Rated: PG-13 for brief nudity. Reviewed by: Frank Release date: June 2, 1995 Released by: Warner Brothers
It takes a little while for Director Clint Eastwood to warm up the relationship between Robert Kincaid (Eastwood) and Francesca (Meryl Streep) but by the time they dance to "For All We Know" by Johnny Hartman, their relationship and romance are etched in your mind. Together they are romantic magic on the screen.
With a firm and gentle hand, Eastwood guides Francesca through four critical days in her life. Eastwood's direction and Streep's unparalleled ability to present complex feelings make a classic unmatched romance. She looks back at him and straightens her skirt. She watches him from cracks in the bridge and though her bedroom window as he washes outside. She is willing to incur the pain of the narrowness of her small town for this moment in time with Kincaid.
Eastwood got his first choice to play opposite her and she is perfect. The role requires her to express comfort and affection toward her husband (Jim Haynie) whom she loves but never feels the joy passion and arousal she feels for Kincaid. With him she is initially reserved and alluring at the same time. She quickly agrees to accompany him to the local covered bridge which he is assigned to photograph for "National Geographic."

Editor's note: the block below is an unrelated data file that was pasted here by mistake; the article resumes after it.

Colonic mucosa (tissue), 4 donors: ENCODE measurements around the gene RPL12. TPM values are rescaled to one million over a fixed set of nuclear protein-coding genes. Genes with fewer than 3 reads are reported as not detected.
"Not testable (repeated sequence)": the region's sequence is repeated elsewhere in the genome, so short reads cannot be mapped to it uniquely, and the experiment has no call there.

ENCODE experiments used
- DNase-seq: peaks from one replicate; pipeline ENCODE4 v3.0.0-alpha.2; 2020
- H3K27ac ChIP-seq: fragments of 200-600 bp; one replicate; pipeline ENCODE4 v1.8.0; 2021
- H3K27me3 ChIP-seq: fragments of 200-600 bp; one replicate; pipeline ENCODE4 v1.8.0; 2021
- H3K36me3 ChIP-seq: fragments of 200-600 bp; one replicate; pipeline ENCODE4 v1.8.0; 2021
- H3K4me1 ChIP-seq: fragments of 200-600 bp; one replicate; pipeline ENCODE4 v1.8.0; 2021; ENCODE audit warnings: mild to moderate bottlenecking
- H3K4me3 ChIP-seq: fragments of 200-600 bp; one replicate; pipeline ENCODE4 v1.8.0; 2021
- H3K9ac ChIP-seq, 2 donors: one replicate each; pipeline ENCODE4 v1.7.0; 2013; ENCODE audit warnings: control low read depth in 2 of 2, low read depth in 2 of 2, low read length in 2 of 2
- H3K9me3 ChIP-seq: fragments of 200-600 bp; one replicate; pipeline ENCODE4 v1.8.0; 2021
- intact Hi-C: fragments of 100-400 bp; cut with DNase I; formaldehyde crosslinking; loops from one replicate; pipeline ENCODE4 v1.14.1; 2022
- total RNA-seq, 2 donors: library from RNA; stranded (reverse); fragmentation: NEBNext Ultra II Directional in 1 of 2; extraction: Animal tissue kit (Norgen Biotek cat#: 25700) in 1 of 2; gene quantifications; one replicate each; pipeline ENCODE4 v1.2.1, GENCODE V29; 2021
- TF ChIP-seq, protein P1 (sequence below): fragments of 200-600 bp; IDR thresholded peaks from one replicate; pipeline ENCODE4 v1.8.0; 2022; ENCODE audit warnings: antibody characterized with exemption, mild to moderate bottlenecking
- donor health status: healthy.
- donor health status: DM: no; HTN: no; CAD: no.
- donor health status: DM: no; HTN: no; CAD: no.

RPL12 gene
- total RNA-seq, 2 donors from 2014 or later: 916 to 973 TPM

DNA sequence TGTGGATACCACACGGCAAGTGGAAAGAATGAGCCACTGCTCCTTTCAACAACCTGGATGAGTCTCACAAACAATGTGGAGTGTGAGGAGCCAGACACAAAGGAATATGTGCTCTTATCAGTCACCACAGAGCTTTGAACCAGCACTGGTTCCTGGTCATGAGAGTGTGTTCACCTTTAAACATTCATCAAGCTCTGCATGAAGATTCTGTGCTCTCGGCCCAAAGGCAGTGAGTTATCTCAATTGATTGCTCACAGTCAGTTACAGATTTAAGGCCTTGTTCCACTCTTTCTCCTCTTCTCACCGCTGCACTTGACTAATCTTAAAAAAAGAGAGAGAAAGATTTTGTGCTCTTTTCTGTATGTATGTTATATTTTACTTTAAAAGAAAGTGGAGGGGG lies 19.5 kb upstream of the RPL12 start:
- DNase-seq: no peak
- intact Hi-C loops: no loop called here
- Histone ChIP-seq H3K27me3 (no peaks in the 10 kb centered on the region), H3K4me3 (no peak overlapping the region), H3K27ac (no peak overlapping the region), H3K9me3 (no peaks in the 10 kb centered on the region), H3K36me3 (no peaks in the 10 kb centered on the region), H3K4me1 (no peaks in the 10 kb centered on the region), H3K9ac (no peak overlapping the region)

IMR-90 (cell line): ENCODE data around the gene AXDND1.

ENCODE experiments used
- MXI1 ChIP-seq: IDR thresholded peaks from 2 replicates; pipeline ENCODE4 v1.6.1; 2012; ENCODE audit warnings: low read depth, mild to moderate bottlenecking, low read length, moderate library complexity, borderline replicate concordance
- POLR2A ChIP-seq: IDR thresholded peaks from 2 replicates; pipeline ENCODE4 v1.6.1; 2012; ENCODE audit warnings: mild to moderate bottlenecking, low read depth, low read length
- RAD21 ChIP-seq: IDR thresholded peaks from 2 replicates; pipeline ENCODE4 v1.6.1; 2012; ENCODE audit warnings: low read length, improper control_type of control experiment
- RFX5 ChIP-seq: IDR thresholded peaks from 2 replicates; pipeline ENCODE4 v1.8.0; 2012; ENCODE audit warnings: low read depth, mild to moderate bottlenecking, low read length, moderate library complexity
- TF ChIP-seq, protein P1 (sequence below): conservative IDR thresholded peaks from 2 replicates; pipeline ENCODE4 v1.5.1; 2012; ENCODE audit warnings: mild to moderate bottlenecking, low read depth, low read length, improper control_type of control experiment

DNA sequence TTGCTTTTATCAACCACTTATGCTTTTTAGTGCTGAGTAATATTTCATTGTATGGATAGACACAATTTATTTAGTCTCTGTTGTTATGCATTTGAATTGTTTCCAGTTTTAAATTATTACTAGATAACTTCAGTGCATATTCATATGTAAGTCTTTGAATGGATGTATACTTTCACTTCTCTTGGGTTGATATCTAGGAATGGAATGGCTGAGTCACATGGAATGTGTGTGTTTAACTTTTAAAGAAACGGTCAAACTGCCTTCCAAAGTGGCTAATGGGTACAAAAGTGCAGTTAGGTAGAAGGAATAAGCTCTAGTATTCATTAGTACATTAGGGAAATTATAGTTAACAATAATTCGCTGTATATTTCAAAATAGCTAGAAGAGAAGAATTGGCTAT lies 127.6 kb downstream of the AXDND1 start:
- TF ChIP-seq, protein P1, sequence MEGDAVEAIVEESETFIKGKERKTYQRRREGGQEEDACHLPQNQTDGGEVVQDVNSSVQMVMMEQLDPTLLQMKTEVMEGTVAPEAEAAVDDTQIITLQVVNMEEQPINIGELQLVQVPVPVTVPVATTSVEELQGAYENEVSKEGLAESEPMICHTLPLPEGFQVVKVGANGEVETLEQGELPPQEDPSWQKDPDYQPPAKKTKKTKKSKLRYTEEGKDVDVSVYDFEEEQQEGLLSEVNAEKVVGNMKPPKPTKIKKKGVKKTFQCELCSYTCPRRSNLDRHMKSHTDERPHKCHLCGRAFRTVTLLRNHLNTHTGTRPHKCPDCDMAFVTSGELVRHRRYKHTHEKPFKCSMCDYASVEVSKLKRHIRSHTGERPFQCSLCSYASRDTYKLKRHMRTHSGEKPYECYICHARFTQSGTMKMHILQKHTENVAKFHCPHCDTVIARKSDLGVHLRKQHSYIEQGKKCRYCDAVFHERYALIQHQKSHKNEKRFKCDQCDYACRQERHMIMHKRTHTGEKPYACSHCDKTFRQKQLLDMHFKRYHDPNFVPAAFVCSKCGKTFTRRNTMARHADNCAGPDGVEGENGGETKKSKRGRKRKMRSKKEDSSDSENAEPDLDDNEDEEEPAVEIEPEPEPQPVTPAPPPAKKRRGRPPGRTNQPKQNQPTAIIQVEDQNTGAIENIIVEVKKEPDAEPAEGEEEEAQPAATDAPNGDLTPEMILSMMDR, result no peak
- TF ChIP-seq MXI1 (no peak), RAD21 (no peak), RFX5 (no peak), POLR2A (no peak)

The story begins just after Francesca's death. Her children are sorting through her belongings and are surprised to find a letter from Kincaid expressing his life long devotion. As they search deeper into their mother's treasures, a trunk is discovered filled with cameras, mementos and three journals which depict the four days Kincaid and Francesca spent together.
Francesca describes each day and night starting with the original attraction through their intimate relations. She also reveals her love and lack of passion for her husband and claustrophobic feeling s about living on an isolated Iowa farm. Kincaid is just the opposite. He travels constantly, taking photographs for his magazine. He never has a home. She is filled with awe over the tales of his life of adventure, and is deeply attracted to him.
Th revelations are totally unexpected, private and startling and the children now in their 30s, react very differently to their mother's journals. Th daughter, Caroline (Annie Carley), is sympathetic and understanding. The son, Michael (Victor Slezak), is outraged. His image of mother is completely shattered.
Francesca's reasons for staying in Iowa change the lives of both children.
It is the woman in this circumstance who has the family to go back to when the relationship ends. Kincaid is the one who spends his remaining years alone with only her memory to comfort him. Who would expect Fist Full of Dollars Eastwood would have the heart to make a film from a woman's point of view.
Expect a three tissue climax. Like classic films of the past, this is great cinema.
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